The ancient Greeks divided all life into two kingdoms: plants (Plantae) and animals (Animalia). In 1674 the microscope revealed tiny living cells that, in 1866, became the third kingdom, the Protista. In 1925 it was noticed that some of those cells had a nucleus (Eukaryota) and some didn’t (Prokaryota) leading, in 1938, to a fourth kingdom, the Monera (the Prokaryota) while the Protista became the kingdom of the Eukaryotic protozoans. In 1969 the fungi were recognized as different enough from everybody else that they formed a fifth kingdom, the Fungi. Finally, in 1977, the prokaryota (Monera) were subdivided into the two kingdoms of Bacteria and Archaea (originally Archaebacteria) to give us today’s six kingdoms. To add to the confusion, modern biologists also subdivide all life into three domains which cut across the six kingdoms: Eukaryota, Bacteria, and Archaea which could be reduced to two: Eukaryota and Prokaryota (Bacteria + Archaea).
Kingdoms and Domains are at the top of the classification system of life, the most general divisions. The classification hierarchy begins with kingdom and proceeds through ever finer divisions to end at species: Kingdom, Phylum, Class, Order, Family, Genus, and Species; in some instances there can be intermediate divisions like a superorder or a subfamily. When referring to a specific organism, the genus and species are normally listed. It is the custom to list the genus first, then the species. The genus (plural is genera) is capitalized, the species is not; both are in italics; higher order divisions are not italicized. As an example, we are Homo sapiens. It sometimes happens, especially when talking about bacteria, that there may be a genus like Crenothrix that has many species, all of which are doing pretty much the same thing (in this case, reducing iron) or producing the same disease. In such cases the species is not listed as you would otherwise have to make a long list of the various species and all you really care about is the collective action of the genus. Or, you might encounter something like Crenothrix spp. which means Crenothrix species.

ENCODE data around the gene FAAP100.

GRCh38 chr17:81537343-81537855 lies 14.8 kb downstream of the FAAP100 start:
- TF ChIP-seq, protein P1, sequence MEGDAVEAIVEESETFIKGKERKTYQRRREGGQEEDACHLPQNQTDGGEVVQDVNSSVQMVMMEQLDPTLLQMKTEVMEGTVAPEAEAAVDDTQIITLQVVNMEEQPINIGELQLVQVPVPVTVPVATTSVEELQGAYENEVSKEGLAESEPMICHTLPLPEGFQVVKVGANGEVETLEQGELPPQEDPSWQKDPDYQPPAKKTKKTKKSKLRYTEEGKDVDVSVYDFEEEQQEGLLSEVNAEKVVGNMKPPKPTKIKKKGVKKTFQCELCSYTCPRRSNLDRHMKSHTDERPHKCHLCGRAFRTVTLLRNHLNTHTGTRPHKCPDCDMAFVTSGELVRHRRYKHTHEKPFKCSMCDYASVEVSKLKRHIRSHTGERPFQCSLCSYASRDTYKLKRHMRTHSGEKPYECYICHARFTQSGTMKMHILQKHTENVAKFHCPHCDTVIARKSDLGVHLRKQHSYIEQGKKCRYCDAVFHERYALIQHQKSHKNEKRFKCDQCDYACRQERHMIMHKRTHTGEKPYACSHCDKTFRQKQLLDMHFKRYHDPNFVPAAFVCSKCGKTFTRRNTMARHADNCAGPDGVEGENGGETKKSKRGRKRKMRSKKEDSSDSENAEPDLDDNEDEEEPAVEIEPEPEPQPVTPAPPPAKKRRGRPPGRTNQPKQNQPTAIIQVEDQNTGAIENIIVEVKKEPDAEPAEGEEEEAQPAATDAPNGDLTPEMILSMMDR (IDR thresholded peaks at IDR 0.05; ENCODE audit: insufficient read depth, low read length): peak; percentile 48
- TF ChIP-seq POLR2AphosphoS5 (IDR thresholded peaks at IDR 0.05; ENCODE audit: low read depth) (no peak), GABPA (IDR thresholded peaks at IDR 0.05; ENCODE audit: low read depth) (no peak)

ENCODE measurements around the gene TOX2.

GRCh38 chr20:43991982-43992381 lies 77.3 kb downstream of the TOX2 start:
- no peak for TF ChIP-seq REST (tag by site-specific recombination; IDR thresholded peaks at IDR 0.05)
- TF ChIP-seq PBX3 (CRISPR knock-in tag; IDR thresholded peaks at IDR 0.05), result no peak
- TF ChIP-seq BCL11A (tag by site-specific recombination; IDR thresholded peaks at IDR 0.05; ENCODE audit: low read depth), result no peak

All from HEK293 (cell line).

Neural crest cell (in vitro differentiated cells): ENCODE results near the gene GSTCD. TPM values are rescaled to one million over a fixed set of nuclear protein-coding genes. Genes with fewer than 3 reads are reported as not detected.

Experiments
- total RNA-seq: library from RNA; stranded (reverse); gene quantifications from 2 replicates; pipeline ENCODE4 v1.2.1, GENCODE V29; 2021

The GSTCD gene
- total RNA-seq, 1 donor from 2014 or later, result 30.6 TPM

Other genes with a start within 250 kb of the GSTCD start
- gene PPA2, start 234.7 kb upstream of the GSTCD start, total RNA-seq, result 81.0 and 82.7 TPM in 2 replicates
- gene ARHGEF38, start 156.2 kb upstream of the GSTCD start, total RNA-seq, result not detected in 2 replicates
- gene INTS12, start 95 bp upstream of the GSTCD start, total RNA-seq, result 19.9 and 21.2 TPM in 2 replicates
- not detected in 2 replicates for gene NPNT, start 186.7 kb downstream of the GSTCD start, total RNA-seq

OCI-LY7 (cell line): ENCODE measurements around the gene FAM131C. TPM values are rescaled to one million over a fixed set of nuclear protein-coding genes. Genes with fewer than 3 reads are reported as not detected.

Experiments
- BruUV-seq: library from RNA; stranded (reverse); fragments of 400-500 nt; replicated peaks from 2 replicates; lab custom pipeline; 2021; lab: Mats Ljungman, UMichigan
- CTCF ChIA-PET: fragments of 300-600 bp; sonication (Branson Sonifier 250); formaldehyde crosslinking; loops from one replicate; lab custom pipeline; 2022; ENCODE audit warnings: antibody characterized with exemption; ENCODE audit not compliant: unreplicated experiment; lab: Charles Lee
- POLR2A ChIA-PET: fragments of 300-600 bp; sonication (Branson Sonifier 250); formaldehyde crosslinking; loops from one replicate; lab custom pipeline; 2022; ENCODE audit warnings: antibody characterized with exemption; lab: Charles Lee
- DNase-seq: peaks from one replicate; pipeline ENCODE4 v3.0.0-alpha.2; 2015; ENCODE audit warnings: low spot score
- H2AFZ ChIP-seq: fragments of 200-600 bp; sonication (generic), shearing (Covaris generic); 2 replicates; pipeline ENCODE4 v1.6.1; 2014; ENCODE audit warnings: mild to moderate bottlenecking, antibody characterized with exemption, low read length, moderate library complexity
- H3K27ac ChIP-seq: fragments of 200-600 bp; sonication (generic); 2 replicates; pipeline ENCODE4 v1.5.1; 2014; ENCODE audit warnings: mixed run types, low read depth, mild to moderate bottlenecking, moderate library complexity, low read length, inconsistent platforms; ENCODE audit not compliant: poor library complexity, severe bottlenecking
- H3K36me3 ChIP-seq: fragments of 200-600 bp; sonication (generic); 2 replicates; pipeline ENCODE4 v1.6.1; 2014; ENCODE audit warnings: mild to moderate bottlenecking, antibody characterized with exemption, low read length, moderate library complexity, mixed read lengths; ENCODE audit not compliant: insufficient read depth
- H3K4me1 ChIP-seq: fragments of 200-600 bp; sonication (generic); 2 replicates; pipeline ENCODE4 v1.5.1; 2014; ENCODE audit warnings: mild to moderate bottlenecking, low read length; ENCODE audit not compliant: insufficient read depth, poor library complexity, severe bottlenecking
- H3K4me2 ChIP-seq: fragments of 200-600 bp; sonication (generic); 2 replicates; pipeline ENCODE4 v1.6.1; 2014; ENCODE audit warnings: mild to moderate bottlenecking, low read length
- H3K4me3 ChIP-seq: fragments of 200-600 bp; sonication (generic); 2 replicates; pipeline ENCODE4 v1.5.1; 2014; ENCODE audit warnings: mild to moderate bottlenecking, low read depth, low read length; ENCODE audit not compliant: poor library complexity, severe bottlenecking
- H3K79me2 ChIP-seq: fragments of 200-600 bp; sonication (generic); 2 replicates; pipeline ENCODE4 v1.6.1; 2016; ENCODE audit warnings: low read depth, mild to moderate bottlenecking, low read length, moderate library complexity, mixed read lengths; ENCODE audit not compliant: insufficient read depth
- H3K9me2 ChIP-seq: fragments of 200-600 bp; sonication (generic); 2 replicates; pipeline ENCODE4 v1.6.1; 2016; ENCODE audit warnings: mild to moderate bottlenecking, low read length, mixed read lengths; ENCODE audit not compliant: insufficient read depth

There are two frequently-used terms: microorganism and microbe. Both include any life that can’t be seen without a microscope such as fungi, protozoans, bacteria, and archaea. The difference is that ‘microbe’ often suggests something that is harmful whereas ‘microorganism’ is more neutral. The term, ‘germs,’ is the non-scientific equivalent of microbes. Finally there is the virus, smallest of all, so small that most filters can’t stop it. Biologists are still arguing whether viruses are alive or not since it cannot replicate outside of another living cell. Another mystery is its origin: is it a degenerate bacterium (singular form) or an archaeum (singular form) or did part of a disrupted cell manage to survive as what became known as a virus? Whatever it is, it tends to sit outside the neat classifications of kingdoms and domains. Life is inherently messy.
So, what organisms create problems in water? The Archaea don’t seem to create any major and common problems but just about everybody else can. Algal blooms can be toxic in lakes and the oceans. A parasitic worm, Schistosoma, found in tropical waters, can cause Schistosomiasis (aka Bilharzia or snail disease) in humans. Standing water can bolster the mosquito population which is notorious for transmitting a host of diseases. However, restricting the discussion to drinking water, the most common problem-causers are bacteria, protozoa (Protista), parasites, and viruses.
Bacteria come in three basic shapes (there are a few exceptions) and their descriptive classification is based on those shapes.